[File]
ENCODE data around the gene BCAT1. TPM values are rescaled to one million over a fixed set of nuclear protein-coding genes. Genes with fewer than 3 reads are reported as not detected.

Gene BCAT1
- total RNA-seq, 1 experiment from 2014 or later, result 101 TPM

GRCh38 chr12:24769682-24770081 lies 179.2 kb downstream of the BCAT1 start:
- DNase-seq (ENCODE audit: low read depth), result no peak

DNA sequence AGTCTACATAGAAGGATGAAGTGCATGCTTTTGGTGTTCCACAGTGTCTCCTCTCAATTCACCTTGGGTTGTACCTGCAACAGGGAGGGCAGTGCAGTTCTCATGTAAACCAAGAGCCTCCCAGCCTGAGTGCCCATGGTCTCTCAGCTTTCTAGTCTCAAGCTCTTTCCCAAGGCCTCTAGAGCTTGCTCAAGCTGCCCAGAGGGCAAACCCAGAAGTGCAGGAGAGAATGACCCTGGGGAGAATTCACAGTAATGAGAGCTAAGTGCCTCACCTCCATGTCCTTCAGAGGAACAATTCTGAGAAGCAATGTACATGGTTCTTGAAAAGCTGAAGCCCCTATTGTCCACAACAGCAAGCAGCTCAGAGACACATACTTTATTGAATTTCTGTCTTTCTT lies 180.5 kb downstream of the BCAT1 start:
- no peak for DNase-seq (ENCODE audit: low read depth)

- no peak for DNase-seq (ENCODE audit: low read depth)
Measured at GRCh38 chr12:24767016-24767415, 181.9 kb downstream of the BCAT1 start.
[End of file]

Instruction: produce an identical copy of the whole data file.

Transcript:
ENCODE data around the gene BCAT1. TPM values are rescaled to one million over a fixed set of nuclear protein-coding genes. Genes with fewer than 3 reads are reported as not detected.

Gene BCAT1
- total RNA-seq, 1 experiment from 2014 or later, result 101 TPM

GRCh38 chr12:24769682-24770081 lies 179.2 kb downstream of the BCAT1 start:
- DNase-seq (ENCODE audit: low read depth), result no peak

DNA sequence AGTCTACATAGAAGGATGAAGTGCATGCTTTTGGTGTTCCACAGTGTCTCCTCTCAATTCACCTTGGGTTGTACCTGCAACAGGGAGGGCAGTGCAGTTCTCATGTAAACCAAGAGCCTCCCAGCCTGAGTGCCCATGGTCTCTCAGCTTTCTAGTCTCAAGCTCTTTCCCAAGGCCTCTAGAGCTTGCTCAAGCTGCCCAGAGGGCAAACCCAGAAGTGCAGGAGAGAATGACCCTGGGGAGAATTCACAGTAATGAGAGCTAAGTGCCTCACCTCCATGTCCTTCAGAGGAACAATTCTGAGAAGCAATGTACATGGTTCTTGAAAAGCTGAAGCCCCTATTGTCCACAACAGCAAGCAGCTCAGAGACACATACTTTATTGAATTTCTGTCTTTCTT lies 180.5 kb downstream of the BCAT1 start:
- no peak for DNase-seq (ENCODE audit: low read depth)

- no peak for DNase-seq (ENCODE audit: low read depth)
Measured at GRCh38 chr12:24767016-24767415, 181.9 kb downstream of the BCAT1 start.